Photo: Joe Raedle (Getty Images)

Since the conclusion of the 2016 presidential election, people have been rightfully pushing off the idea that we need to start discussing the 2020 race anytime soon. But with only 22 months to go and the first potential nominees already throwing their hats into the ring, it seems we can push it off no longer. Thankfully, the political minds at The Washington Post and Google have created a pretty handy tool that allows us to skip all the tedious election activities like picking candidates, watching them campaign, and reluctantly voting for them. Now we can just ask the internet who would win.

Screenshot: The Washington Post

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Using search engine inquiries aggregated by Google Trends, we’re able to see how the US electoral map would break down between two candidates, objects, or concepts. This, of course, assumes that Google search interest is equivalent to a vote, which we’re pretty sure is totally scientifically sound and accurate. Don’t bother fact checking that, just look at these results for Cats vs Dogs:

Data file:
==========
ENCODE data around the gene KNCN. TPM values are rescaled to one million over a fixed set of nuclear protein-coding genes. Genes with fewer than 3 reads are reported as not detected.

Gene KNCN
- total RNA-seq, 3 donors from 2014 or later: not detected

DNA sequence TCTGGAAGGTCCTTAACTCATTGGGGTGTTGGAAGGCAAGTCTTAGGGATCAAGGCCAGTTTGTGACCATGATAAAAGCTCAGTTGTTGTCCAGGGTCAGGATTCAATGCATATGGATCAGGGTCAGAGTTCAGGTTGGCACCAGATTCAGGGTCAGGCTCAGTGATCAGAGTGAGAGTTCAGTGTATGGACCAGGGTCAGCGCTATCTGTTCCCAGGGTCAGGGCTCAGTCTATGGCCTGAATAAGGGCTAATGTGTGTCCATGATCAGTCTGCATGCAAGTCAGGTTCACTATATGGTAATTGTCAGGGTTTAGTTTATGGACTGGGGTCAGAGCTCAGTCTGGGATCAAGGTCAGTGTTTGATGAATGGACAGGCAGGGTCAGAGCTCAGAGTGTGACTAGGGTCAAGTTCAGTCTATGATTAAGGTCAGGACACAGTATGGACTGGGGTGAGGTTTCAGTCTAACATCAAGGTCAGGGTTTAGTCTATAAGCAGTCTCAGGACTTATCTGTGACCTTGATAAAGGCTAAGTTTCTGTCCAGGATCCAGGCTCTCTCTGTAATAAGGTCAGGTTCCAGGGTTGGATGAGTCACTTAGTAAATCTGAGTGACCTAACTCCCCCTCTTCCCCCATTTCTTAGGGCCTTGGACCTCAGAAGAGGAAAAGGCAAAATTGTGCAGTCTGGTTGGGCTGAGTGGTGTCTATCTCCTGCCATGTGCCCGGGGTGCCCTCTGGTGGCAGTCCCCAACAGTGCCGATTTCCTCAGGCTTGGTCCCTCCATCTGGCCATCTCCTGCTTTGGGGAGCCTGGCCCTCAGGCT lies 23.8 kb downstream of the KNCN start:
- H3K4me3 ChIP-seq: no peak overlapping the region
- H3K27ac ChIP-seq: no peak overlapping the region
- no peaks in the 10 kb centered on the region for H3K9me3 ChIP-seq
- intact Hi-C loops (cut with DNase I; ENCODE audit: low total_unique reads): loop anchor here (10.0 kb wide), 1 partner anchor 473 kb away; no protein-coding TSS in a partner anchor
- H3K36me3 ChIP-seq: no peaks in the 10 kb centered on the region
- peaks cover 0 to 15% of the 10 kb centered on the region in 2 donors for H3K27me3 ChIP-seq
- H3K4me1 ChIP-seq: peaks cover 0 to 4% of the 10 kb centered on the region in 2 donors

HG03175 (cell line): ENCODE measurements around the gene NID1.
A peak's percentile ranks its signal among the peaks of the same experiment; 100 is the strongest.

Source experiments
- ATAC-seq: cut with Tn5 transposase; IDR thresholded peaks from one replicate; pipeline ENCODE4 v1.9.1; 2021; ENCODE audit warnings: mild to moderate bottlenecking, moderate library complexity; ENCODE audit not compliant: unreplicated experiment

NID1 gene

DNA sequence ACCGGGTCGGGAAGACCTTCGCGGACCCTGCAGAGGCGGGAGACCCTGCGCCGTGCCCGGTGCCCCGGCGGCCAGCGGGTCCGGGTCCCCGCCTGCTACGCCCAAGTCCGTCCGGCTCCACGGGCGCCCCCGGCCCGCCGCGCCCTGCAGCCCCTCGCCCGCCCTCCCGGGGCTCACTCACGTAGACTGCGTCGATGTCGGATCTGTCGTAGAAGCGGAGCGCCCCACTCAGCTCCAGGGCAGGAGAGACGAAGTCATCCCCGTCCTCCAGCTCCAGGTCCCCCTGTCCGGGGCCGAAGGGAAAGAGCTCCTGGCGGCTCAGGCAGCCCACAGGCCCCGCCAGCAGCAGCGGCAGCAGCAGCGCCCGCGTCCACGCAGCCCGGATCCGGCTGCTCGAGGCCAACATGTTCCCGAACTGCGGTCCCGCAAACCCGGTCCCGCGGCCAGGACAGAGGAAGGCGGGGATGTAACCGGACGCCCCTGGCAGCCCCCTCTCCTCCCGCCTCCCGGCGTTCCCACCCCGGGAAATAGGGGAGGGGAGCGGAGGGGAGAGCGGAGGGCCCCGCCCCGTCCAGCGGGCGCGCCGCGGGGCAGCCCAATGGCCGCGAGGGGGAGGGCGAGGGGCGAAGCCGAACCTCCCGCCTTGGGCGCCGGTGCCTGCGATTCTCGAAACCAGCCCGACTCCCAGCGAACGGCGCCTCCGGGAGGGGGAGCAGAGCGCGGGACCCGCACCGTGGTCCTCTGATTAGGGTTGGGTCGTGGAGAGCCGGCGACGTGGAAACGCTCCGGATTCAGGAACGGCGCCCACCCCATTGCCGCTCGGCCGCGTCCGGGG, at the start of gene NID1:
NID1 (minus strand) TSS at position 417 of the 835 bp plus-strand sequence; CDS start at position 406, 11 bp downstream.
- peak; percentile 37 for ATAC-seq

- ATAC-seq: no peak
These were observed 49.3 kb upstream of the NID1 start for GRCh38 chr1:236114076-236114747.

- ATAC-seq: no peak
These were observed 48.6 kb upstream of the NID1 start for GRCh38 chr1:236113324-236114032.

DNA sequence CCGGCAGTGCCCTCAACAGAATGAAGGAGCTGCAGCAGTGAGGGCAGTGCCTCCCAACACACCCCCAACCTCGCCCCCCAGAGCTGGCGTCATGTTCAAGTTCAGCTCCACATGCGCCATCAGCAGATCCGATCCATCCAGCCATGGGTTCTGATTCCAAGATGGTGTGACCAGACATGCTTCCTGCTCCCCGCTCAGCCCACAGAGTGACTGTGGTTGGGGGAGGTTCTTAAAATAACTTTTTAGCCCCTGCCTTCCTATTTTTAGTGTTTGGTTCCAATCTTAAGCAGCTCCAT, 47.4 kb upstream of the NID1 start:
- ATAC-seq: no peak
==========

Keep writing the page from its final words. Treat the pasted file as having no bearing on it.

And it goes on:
Screenshot: The Washington Post

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Take that, cats! Try to step up your ground game in the Midwest a little more next time. Once you’ve entered your two candidates and gotten the results, you can click on individual states to see just how divided America is on these very important issues. Of course, the people don’t get it right all of the time…

Screenshot: The Washington Post

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Hey! Now you don’t have to watch that movie everyone said was bad:

Screenshot: The Washington Post

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It doesn’t take a political genius to notice that the majority of these races are clean sweeps, with one candidate completely dominating the conversation. Sure, this could be a symptom of a less-than-accurate vote tallying system. But maybe it means that we’re actually a lot less divided than we once thought. At least when it comes to pets and preferred sandwich contents.

You can try out the election simulator yourself over on the Washington Post’s website.

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